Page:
Summer Bass Fishing Tip: How to Fish Stump Fields
Fishing the occasionally lone stump is one thing, but trying to dissect acres upon acres of ‘it all looks good' wood-infested water can consume a lot of time with marginal results; heed these tips from a stump-field expert to point you in the right direction
On some timber choked lakes like Lake Fork and Toledo Bend, stump fields can harbor big bass even on the hottest days of summer. (Lynn Burkhead photo)
In a good number of bass lakes around the country, stumps are often key spots holding a fish or two.
But on some lakes – Toledo Bend and Lake Fork come to mind – there are almost too many stumps to deal with, a gazillion or so it would seem. So how does an angler go about turning a minefield of too many stumps into a goldmine of bass-catching potential?
Outdoor Channel personality and Bassmaster Elite Series pro James Niggemeyer, co-host of Pro Team Journal by Strike King on Outdoor Channel, says it often comes down to finding a preferred patch of aquatic real estate on a lake map or electronic chart.
"The reality about cover is that it’s usually best in proximity to structure, (underwater contour changes on the lake’s bottom),” said Niggemeyer. “So if there is a point with cover on it, that’s going to tend to be better than a point with no cover on it."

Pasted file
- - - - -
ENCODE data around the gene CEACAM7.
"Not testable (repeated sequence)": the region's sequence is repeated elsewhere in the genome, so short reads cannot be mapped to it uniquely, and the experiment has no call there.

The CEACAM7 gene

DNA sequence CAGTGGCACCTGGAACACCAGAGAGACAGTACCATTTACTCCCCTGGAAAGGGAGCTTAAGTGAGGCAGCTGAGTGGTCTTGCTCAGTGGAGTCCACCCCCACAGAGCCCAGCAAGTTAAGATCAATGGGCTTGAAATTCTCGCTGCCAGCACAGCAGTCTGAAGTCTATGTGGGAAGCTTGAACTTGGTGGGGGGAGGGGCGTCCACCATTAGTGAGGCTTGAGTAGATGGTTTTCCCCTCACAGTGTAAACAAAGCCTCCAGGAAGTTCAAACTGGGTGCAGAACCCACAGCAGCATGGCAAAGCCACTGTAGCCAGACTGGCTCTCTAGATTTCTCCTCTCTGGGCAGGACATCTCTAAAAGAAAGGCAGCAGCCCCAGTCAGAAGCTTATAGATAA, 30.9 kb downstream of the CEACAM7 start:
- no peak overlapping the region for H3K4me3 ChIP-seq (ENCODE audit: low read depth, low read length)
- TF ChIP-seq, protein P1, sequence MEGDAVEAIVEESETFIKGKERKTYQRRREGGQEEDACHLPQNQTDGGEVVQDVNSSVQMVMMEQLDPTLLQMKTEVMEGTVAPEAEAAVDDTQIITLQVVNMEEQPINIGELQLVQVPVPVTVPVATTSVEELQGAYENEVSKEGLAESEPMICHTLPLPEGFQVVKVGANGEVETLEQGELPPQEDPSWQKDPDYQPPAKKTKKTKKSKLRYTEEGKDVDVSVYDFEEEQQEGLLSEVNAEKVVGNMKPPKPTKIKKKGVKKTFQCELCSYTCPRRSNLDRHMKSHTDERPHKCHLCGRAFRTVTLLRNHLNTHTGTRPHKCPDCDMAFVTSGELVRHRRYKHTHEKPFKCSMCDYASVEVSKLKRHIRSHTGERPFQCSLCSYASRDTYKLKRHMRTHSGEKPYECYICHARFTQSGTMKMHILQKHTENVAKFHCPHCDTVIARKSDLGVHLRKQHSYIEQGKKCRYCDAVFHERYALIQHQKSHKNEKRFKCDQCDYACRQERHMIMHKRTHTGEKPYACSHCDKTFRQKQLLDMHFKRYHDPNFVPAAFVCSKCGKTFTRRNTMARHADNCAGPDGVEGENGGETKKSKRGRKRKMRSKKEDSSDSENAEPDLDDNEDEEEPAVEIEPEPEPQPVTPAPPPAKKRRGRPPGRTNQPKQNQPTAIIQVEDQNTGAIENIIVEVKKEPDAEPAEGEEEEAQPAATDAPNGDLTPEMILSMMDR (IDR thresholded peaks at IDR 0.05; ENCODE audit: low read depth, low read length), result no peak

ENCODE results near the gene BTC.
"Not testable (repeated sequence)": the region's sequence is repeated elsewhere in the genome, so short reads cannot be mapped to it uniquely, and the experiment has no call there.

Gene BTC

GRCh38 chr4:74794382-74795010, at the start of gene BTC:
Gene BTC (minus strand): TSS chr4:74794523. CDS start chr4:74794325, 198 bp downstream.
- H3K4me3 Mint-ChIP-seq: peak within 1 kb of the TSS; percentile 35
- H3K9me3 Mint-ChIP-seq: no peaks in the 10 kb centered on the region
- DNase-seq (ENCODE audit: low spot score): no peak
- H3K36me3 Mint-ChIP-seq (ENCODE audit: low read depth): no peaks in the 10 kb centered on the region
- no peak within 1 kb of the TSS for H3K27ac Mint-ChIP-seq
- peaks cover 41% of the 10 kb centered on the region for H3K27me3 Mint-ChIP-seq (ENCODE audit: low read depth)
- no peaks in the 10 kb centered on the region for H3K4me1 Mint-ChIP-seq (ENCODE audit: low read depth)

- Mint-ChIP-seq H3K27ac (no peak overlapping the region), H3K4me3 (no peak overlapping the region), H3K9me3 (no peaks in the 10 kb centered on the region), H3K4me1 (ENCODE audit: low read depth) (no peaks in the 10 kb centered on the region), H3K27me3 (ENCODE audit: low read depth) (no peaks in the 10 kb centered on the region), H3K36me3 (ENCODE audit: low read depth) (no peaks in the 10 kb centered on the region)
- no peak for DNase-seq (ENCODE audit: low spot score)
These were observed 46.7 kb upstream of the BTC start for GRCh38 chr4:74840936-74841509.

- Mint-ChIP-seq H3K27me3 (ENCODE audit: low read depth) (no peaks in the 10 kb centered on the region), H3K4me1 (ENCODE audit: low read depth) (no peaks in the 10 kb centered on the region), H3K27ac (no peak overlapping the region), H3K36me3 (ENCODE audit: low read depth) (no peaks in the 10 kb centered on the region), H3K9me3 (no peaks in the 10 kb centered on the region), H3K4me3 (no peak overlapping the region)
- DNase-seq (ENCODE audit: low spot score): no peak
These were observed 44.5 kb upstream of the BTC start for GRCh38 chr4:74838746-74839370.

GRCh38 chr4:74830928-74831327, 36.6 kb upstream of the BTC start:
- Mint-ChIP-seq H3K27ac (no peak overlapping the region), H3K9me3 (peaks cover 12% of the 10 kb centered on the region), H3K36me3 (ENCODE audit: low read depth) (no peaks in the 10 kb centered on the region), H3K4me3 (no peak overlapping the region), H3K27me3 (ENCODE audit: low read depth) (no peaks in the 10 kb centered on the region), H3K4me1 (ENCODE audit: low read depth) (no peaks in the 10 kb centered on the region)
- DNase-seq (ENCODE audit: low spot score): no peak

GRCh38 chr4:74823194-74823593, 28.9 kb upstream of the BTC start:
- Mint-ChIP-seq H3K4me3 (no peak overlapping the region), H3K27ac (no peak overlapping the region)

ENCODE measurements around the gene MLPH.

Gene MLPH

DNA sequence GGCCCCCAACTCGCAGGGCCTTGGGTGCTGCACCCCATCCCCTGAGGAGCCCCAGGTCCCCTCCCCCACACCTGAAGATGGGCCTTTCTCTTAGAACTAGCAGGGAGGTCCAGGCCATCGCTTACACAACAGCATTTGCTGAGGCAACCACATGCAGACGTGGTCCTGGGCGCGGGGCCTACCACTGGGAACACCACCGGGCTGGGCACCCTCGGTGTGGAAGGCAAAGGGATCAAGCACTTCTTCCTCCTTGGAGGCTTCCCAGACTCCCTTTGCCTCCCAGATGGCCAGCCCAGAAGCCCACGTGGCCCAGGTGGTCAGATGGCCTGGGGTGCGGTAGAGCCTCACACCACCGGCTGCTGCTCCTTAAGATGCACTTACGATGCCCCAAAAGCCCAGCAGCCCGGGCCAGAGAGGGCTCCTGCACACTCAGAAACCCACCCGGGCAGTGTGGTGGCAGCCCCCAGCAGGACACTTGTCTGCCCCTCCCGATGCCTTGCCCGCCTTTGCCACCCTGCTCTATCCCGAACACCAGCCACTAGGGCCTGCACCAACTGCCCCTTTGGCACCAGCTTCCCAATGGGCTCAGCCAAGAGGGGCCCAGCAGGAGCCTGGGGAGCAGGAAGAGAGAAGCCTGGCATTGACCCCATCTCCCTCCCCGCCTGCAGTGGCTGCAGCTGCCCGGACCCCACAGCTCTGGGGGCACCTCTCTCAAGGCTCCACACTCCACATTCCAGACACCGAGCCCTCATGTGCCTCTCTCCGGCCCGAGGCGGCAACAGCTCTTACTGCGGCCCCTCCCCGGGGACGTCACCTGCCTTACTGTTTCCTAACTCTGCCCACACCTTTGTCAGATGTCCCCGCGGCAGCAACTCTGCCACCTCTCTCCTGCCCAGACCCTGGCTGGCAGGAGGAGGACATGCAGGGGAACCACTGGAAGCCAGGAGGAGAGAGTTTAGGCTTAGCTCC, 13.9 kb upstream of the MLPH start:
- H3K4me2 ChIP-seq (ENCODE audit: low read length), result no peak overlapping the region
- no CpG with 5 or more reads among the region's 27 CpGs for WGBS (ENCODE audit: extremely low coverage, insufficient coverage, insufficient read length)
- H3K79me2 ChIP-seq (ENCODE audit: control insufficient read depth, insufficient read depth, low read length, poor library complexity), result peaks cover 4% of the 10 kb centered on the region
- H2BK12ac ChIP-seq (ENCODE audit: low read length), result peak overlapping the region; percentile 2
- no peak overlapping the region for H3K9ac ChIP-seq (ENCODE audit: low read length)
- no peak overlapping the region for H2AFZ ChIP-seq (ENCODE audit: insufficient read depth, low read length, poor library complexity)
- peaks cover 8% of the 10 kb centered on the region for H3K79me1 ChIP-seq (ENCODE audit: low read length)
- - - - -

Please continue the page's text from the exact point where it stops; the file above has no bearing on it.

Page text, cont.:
How does that apply to stump fields?
“I heard it once best said by another professional angler that you have to remove the distraction of all of the visual cover that you see, which is the wood, and just basically fish it structurally,” said Niggemeyer.
“What I mean by that is your points, your creek channels, your humps, your ditches and your drains that are on a flat or in a pocket," he added. “The wood actually becomes kind of a bonus, or a cherry on top. That actually becomes another drawing point to the area but that usually just sweetens up an already good area.”
How does an angler fish stumps from a lure standpoint?
At various times during the summer months, a walking topwater bait like a KVD Sexy Dawg, a buzzbait and/or a spinnerbait will all work depending on the conditions, the mood of the fish and how tight to cover they are holding. But oftentimes, there is no better bait than a jig, something that is true in the pre-spawn, the post- spawn and the dog days of summer.
"(At various times of the year), I like to throw a ½-ounce to ¾-ounce Hack Attack jig in either Okeechobee Craw or black-and-blue and put a Rage Craw on the back of it,” said Niggemeyer, an East Texas resident who excels at jig fishing stump-infested water bodies like Fork.
"I’d put it in my hand and probably duct-tape that rod to my hand and just stay with it," he added. "If I wanted to catch a giant, that’s probably what I’d do.”